USA Today - November 18, 2014
For breakout artist FKA Twigs, image isn't everything
by Patrick Ryan
NEW YORK — FKA Twigs floats about as far away from the mainstream as one can get, but not even she can avoid Meghan Trainor's
inescapable All About That Bass.
"Who's that girl that sings that one song? 'Well, I'm all about that bass, 'bout that bass,' " she asks out of the blue, singing
faintly as she slumps over a table in her Midtown hotel. "That song is everywhere. Since I've come here, every shop I go in plays
It's a recent Tuesday morning and the avant-garde British singer is sitting down for breakfast, having just played two sold-out
shows in Manhattan and Brooklyn as part of her U.S. tour, which wraps in early December. Picking at a bowl of oatmeal and sipping
green tea, it can be jarring at first to think that the petite, unassuming woman across the table is the same one that wowed Jimmy
Fallon with her U.S. late-night debut on The Tonight Show the week prior, delivering a brazen performance of single Two Weeks that
Fallon said was unlike anything he'd ever seen.
But chatting with Twigs, who's dressed comfortably in a light-gray beret and sweater with wire-rimmed glasses, it becomes easy to
see why she's one of the most talked-about names in music right now — nominated for the prestigious Mercury Prize and BBC Sound
of 2014 honors this past year, with an eye-popping style that's been mirrored by more radio-friendly pop stars Katy Perry and Nicki
Minaj in their videos.
Born Tahliah Barnett, Twigs, 26, grew up dancing ballet in a small town in rural England, receiving the nickname "Twigs" for the
way her joints crack ("FKA" stands for "formerly known as," born of a legal spat with another artist of the same name). At 17,
she moved to London and worked as a backup dancer in videos for Jessie J and Ed Sheeran, eventually dropping out of dance school
and pursuing music full time, releasing two EPs since 2012.
FKA Twigs' debut album 'LP1' was released in the U.S. in August.(Photo: Dominic Sheldon)
Two sides of success
On debut album LP1, released this summer, Twigs explores erratic emotions she says she felt at a particularly messy point in her
life. Layering clicks and metal sounds into her blend of trip-hop and R&B, she serves a line of Sir Thomas Wyatt's poem I Find No
Peace as the album's central theme: "I love another, and thus I hate myself."
"You try to do something, and it makes you feel disgusted in yourself," Twigs says. "Whether it's loving someone, trying to make
music or trying to finish something and it's painful, you're constantly confronted with your lack of skill level, or you're trying
to love someone and you're confronted with all the demons you have."
Despite the critical acclaim that met LP1, Twigs has also encountered an uglier side of fame since stepping out with reported
boyfriend Robert Pattinson, of Twilight fame, in September. Faced with floods of racist remarks and death threats on Twitter,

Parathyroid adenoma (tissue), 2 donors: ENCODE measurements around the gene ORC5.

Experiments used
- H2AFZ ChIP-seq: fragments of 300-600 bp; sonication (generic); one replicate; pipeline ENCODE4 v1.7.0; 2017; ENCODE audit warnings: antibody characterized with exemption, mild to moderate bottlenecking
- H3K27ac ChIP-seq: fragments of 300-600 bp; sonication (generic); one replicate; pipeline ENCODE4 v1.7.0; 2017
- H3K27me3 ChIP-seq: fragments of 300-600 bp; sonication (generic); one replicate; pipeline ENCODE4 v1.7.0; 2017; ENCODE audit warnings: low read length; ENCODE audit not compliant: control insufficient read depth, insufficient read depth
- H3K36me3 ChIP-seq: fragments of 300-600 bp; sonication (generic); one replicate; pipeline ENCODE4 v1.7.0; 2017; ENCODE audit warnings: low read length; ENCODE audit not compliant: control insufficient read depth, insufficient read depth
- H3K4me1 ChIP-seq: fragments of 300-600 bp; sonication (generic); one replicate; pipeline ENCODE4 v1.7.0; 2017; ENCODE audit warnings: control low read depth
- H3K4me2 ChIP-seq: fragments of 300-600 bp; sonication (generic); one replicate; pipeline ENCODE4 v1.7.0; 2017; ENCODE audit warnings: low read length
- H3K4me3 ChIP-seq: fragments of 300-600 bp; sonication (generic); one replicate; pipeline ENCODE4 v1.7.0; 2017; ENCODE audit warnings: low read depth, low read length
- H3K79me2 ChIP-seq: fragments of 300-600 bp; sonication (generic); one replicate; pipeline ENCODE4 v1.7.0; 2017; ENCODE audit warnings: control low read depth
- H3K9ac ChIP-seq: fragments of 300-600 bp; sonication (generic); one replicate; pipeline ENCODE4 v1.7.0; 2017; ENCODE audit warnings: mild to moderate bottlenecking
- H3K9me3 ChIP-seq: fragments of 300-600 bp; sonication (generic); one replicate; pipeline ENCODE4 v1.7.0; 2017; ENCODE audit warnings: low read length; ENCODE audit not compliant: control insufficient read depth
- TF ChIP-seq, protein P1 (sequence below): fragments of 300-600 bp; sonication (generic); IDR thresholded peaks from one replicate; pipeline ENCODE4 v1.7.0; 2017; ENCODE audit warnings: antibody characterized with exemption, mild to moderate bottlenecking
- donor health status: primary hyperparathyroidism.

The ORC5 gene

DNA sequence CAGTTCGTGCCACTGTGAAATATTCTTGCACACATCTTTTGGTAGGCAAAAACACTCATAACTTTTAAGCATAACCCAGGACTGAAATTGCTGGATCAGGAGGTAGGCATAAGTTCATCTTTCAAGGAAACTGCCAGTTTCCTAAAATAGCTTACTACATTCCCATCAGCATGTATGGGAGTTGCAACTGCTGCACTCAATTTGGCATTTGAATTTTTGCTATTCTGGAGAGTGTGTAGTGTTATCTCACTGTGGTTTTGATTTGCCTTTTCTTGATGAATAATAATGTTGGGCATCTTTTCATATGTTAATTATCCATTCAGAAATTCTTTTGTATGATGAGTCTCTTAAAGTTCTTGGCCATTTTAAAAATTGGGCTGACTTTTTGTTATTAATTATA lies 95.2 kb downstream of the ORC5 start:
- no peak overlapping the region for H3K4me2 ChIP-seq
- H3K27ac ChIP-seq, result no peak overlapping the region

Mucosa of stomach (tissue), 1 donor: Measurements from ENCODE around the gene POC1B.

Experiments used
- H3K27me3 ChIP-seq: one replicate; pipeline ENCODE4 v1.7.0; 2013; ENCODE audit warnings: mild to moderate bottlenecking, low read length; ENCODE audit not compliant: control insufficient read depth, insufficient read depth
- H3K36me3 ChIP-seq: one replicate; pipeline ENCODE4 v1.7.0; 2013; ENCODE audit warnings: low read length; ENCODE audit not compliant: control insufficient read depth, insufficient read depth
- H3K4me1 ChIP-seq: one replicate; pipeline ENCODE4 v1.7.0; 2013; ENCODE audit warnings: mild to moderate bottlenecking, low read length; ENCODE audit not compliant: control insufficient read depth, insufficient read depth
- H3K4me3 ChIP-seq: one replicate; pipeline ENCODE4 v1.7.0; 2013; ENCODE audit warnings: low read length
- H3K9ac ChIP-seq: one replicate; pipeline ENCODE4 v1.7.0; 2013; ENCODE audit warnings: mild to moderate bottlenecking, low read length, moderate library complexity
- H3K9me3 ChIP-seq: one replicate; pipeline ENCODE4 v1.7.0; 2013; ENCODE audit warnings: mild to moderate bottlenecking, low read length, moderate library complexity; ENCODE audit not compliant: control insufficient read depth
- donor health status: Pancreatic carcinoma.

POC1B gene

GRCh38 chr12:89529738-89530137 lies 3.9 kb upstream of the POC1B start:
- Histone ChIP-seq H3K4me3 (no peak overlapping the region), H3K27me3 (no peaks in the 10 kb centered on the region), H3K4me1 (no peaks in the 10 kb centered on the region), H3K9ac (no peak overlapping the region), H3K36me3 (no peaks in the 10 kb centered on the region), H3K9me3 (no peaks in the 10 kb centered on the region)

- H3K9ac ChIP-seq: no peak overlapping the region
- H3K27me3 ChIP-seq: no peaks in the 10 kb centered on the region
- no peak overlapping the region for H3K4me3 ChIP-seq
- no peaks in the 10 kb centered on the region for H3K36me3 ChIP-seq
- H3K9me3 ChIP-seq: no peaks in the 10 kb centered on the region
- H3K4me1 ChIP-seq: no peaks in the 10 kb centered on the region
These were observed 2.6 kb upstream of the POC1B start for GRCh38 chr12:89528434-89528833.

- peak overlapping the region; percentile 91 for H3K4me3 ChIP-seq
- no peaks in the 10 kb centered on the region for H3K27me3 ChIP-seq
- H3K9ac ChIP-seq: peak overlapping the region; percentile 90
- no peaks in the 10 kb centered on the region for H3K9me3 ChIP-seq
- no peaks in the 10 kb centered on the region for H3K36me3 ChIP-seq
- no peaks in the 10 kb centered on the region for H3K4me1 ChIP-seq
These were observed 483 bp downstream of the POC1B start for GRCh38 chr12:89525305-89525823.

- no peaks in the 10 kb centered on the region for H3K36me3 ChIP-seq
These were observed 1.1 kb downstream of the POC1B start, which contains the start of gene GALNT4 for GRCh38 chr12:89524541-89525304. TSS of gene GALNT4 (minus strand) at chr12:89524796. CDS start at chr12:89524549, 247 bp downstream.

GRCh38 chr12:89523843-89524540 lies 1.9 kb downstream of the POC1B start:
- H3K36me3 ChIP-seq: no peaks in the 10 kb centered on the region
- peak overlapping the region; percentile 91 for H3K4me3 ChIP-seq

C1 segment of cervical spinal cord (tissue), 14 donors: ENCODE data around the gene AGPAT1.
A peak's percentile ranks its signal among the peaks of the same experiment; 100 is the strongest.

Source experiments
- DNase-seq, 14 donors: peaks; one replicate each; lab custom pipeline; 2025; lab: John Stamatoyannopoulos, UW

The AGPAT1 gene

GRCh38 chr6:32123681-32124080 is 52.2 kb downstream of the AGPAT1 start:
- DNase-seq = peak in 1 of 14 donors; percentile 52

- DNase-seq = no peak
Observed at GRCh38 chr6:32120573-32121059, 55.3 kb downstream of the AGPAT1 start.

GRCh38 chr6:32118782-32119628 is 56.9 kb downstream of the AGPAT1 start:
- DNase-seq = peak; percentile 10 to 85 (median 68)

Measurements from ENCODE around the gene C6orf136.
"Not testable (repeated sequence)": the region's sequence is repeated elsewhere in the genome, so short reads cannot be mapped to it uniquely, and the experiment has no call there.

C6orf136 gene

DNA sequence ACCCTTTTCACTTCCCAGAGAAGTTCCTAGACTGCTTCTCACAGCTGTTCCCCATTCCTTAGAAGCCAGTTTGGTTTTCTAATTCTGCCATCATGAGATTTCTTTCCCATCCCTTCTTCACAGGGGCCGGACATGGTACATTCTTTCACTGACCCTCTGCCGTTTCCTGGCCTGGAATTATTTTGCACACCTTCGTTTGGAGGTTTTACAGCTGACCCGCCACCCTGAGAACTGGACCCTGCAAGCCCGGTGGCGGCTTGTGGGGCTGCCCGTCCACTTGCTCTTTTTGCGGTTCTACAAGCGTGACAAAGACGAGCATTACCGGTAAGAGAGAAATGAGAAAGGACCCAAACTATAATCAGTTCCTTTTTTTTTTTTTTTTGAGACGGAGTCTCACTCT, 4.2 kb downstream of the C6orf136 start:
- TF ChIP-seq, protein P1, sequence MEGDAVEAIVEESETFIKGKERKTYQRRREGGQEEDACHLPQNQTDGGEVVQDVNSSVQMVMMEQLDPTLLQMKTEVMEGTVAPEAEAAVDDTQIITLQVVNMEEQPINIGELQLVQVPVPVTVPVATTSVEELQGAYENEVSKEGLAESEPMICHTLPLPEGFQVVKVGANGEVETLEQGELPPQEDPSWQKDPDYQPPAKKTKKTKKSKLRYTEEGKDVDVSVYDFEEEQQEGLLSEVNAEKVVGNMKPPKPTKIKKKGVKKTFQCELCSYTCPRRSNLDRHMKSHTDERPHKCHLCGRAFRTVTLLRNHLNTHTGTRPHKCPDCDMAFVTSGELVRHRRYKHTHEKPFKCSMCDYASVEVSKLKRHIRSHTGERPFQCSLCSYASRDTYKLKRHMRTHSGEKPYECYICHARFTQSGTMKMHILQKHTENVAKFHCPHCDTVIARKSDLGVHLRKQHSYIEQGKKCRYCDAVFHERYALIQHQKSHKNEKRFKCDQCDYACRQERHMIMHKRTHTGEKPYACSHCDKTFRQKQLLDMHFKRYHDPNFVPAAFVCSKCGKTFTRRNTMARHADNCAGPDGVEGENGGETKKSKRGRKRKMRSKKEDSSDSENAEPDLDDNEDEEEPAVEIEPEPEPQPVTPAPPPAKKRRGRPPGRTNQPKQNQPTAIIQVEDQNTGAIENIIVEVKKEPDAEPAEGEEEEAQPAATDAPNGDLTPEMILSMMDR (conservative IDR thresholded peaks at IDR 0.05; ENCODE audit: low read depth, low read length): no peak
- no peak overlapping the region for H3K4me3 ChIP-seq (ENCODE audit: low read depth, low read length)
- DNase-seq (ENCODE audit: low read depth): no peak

and swarmed by paparazzi, she has since taken a step back from social media — after all, she says, she has no control over the
online venom of "14-year-old kids that should be in bed" — but she still finds the constant attention difficult.
"I really enjoy the fun of putting something out and people liking it or hating it or talking about it, but vacuous attention,
it feels disgusting. It's like a hangover," she says. "It's weird, I know that's not really because of me or what I'm doing,"
but nevertheless, "the positivity that I get from (my relationship) makes the more challenging aspects ... very worth it."
A different approach
Instead, Twigs prefers for the focus to be on her talents, which is part of the reason why she chooses to distort her image in
her work, whether it's enlarging her eyes in her Water Me video or twisting her face unrecognizable in the artwork for Pendulum.
FKA Twigs is touring the U.S. through early December.
"Being beautiful isn't everything. ... Sometimes it's interesting to show how you feel on the inside on the outside, just through
expressing yourself," Twigs says. "Sometimes I look at someone like (singer/producer) James Blake, and I kind of envy the fact
that he's a 6-2 English guy and no one will say he's changed his T-shirt from black to blue. People will only talk about his music."
One way Twigs draws attention to her songs are through her provocative music videos, which she insists are not meant to shock
people, but are instead a product of her dark sensibilities. In Video Girl, which plays more like a black-and-white art film,
an inmate receives a lethal injection before she mounts and dances around his dead body. And with Papi Pacify, in which a man
shoves his fingers down her throat, "everyone was like, 'You're going to get so much (flak). It's not beautiful, it's the ugliest
thing I've ever seen,' " she says — only for them to backtrack when the clip won rave notices and nearly three million views on
At this point, it's probably best that people stop second-guessing Twigs altogether. After all, her singular vision has gotten her
"I'll go shopping and I'll be like, 'I want to buy this,' and they're like, 'You don't really,' and I'm like, 'Yeah,' " she says,
smiling. "Then I'll wear it, and they'll be like, 'Oh, actually, that's cute. Can I borrow it?' "